Things on the internet basically go viral because of a snowball effect: someone sees something they enjoy, then they share it. Then, some of their friends see it and share it, and so on and so forth. It’s easy to understand how things go viral. Understanding why is the hard part. These five lessons we gathered from watching viral marketing campaigns gave us some insight.
5 Key Takeaways from Viral Marketing Campaigns
Elicit an Emotional Response
The vast majority of viral content elicits a strong emotional response, either positive or negative. That response is known as the viral hook—it grabs people’s attention and also entices them to share the content.
For the sake of building a positive brand identity, businesses often focus on commanding happiness, laughter or nostalgia in their marketing efforts. Android’s “Friends Furever” campaign from 2015 is a great example. It was just a video that showed clips of animals doing funny things together. Simple it’s one of the most shared ads of all time due to its heartwarming tone.
Content that tugs at your audience’s heartstrings, is controversial or provides shock value can also explode in popularity. However, content that evokes uncomfortable emotions may be met with negative reactions from your audience.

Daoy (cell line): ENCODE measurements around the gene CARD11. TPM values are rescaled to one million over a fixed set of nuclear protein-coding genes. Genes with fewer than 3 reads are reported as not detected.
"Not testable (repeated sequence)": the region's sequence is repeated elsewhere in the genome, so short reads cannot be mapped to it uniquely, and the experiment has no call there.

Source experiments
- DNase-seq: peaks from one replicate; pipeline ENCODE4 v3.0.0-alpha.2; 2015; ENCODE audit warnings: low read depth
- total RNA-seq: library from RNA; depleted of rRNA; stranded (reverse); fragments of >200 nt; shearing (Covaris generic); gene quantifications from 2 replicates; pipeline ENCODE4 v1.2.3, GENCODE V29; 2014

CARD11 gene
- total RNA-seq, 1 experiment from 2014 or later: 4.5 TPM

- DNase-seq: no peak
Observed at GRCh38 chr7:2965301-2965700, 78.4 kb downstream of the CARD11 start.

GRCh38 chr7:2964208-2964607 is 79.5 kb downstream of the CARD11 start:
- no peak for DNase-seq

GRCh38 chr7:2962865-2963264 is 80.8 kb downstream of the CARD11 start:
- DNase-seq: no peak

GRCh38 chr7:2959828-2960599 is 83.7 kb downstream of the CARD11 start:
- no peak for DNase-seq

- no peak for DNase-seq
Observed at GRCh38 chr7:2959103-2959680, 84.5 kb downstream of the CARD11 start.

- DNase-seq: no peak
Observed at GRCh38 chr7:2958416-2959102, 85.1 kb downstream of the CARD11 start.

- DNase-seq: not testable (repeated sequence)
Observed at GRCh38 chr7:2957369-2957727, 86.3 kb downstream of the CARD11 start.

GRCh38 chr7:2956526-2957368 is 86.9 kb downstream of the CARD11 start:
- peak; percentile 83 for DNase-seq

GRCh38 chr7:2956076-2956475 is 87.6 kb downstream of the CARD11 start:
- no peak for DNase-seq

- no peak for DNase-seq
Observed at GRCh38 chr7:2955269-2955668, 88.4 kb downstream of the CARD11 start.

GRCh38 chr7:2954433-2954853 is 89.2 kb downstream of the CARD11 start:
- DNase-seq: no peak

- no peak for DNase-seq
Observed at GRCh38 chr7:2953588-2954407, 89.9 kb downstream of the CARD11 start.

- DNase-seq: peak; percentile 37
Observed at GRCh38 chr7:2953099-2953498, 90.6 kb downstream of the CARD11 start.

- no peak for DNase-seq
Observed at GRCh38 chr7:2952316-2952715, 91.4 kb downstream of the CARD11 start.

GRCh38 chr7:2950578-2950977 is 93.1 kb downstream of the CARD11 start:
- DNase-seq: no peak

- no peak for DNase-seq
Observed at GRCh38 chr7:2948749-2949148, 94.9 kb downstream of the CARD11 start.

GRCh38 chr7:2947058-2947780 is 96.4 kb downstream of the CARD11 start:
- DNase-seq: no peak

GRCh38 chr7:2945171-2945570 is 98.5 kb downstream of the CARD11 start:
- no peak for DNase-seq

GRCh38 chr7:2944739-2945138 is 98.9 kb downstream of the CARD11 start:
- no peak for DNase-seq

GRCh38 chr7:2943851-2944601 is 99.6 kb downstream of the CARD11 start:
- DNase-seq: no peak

Some things go Viral by Accident
Many brands don’t go viral for years despite their best efforts. Then, with a bit of luck, they have a viral hit on their hands.
Consider GoPro’s “A Grizzly ate my GoPro” video. When BBC cameraman Brad Josephs left his GoPro on a riverbank in Alaska, a grizzly bear actually picked it up and carried it around for a few minutes. Fortunately, he managed to retrieve his camera, and GoPro posted it to their YouTube channel where it has racked up millions of views.
This example illustrates the importance of user-generated content and its potential to drastically expand your brand’s reach.
They don’t have to be Strictly Digital
Viral marketing isn’t necessarily limited to the internet. It’s often supplemented by other forms of traditional advertising.
Budweiser’s “Born the Hard Way” commercial aired during Super Bowl LI, and was subsequently added to YouTube. The touching story caused people to search the internet for it, and the video now boasts over 28 million views.
They shouldn’t Expressly Sell Products
None of the above viral campaigns were overtly salesy. That’s because the call-to-action of an ad that’s focused on selling is for your audience to buy something—not share something (unless you offered them an excellent deal on whatever they bought).
That means viral marketing should be thought of as a branding tool. It will increase your brand’s equity, which doesn’t translate directly into monetary value. Rather, it provides you with the reach and recognition to potentially increase sales in the future.